Motivational and self-efficacy reciprocal effects during a 12-month' weight regain prevention program

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  • Antonio L. Palmeira
  • David Sanchez-Oliva
  • Jorge Encantado
  • Marta M. Marques
  • Ines Santos
  • Cristiana Duarte
  • Marcela Matos
  • Sofus C. Larsen
  • Graham Horgan
  • Pedro J. Teixeira
  • Heitmann, Berit
  • R. James Stubbs

ObjectiveWeight regain prevention is a critical public health challenge. Digital behaviour change interventions provide a scalable platform for applying and testing behaviour change theories in this challenging context. This study's goal was to analyse reciprocal effects between psychosocial variables (i.e., needs satisfaction, eating regulation, self-efficacy) and weight over 12 months using data from a large sample of participants engaged in a weight regain prevention trial. MethodsThe NoHoW study is a three-centre, large-scale weight regain prevention trial. Adults who lost >5% of their weight in the past year (N = 1627, 68.7% female, 44.10 +/- 11.86 years, 84.47 +/- 17.03 kg) participated in a 12-month' digital behaviour change-based intervention. Weight and validated measures of basic psychological needs satisfaction, eating regulation and self-efficacy were collected at baseline, six- and 12 months. Correlational, latent growth models and cross-lagged analysis were used to identify potential reciprocal effects. ResultsBaseline higher scores of needs satisfaction and self-efficacy were associated with six- and 12-month' weight loss. Baseline weight was linked to all psychosocial variables at six months, and six-months weight was associated with needs satisfaction and self-efficacy at 12 months. During the 12 months, increases in eating regulation, needs satisfaction and self-efficacy were associated with weight loss over the same period, and reciprocal effects were observed between the variables, suggesting the existence of Weight Management Cycles. ConclusionsWhile further studies are needed, during long-term weight regain prevention, weight decrease, needs satisfaction and self-efficacy may lead to Weight Management Cycles, which, if recurrent, may provide sustained prevention of weight regain.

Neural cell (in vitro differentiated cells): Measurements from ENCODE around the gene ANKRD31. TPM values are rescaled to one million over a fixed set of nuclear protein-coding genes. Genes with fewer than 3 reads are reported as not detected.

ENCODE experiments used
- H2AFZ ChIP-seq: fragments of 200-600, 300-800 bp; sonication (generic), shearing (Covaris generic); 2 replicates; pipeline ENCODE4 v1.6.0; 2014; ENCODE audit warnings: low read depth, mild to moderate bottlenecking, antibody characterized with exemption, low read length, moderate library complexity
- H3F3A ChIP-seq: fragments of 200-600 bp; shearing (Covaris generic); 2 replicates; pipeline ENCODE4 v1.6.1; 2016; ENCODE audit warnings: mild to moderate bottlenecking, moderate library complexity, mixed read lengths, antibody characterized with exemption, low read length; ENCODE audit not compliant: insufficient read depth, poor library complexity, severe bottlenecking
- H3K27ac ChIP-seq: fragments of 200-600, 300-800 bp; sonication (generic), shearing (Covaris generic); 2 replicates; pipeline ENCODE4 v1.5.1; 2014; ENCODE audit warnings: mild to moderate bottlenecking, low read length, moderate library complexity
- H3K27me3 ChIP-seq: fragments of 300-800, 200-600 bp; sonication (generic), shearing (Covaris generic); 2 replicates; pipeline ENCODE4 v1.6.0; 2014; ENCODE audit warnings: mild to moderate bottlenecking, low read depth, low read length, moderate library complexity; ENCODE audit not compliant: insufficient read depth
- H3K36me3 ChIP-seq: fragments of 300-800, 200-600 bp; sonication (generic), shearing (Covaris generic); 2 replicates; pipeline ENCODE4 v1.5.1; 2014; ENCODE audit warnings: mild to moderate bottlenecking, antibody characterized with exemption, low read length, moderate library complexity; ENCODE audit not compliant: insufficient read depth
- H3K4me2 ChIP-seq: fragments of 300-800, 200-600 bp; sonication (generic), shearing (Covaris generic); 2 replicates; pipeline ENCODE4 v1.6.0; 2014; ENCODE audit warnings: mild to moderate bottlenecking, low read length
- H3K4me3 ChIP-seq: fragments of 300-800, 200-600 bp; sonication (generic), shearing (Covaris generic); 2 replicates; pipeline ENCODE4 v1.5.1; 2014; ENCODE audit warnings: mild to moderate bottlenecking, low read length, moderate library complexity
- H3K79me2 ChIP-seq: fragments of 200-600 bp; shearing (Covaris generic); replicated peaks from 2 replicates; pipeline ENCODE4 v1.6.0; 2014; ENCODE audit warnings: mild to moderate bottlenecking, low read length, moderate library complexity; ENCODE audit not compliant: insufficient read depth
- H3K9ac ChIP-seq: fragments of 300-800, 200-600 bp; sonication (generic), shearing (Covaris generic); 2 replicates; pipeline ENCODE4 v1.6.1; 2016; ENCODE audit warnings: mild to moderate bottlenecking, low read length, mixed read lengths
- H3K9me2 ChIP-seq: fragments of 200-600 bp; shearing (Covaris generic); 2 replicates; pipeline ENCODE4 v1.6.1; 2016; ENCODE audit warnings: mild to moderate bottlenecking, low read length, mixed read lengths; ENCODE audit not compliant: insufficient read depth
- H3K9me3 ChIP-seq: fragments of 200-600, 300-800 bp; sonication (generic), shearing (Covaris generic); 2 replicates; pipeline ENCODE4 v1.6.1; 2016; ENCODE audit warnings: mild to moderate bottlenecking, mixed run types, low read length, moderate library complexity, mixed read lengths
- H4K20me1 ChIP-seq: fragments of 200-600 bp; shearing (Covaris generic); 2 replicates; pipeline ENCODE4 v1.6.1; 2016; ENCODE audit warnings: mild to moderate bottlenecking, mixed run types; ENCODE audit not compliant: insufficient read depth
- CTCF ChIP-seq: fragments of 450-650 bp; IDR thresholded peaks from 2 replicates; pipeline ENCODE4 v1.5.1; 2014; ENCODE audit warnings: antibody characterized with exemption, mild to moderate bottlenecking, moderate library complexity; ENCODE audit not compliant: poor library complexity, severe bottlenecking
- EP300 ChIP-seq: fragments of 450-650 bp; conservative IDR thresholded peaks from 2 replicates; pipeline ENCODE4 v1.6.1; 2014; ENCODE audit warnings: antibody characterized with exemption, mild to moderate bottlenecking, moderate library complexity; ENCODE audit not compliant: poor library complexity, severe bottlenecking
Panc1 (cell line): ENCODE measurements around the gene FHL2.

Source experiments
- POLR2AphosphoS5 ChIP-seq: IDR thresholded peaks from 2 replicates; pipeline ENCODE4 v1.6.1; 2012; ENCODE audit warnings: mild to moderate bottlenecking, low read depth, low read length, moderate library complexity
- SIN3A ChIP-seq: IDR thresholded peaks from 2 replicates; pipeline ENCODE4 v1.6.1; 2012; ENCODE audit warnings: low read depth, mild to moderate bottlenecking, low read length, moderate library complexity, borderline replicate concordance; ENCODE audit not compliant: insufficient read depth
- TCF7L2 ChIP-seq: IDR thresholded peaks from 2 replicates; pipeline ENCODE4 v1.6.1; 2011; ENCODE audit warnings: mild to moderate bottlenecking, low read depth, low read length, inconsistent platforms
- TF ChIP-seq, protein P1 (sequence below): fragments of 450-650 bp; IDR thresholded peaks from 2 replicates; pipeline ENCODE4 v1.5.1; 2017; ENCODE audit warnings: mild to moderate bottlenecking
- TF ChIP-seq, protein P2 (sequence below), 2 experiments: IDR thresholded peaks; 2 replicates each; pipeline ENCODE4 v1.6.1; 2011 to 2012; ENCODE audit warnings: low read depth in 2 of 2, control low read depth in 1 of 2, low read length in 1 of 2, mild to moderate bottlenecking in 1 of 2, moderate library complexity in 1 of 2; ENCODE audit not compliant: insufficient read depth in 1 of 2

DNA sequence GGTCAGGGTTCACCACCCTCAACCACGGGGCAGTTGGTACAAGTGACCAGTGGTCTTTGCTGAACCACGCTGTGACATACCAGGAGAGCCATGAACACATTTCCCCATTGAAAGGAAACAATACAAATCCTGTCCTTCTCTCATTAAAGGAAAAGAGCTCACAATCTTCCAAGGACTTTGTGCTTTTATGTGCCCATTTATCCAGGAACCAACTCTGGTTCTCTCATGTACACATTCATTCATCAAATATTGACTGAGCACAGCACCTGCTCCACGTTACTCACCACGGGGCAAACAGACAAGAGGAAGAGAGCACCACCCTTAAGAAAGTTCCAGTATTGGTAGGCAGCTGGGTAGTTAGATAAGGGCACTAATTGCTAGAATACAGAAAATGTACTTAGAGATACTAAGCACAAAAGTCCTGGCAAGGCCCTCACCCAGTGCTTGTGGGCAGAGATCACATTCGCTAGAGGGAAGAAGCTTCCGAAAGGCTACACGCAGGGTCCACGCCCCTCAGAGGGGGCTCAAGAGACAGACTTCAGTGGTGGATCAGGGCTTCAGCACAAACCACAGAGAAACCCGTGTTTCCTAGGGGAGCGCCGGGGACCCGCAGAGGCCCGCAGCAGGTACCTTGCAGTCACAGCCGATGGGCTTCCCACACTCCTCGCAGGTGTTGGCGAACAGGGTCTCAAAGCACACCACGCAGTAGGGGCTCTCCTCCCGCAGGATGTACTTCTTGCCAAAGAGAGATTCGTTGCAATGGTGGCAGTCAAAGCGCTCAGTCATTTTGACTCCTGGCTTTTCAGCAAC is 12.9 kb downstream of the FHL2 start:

Original languageEnglish
JournalBritish Journal of Health Psychology
Issue number2
Pages (from-to)467-481
Number of pages15
Publication statusPublished - 2023

    Research areas

  • adult, motivation, self-efficacy, weight loss, INTRINSIC MOTIVATION, BEHAVIOR-CHANGE, MAINTENANCE, ADULTS

ID: 328958041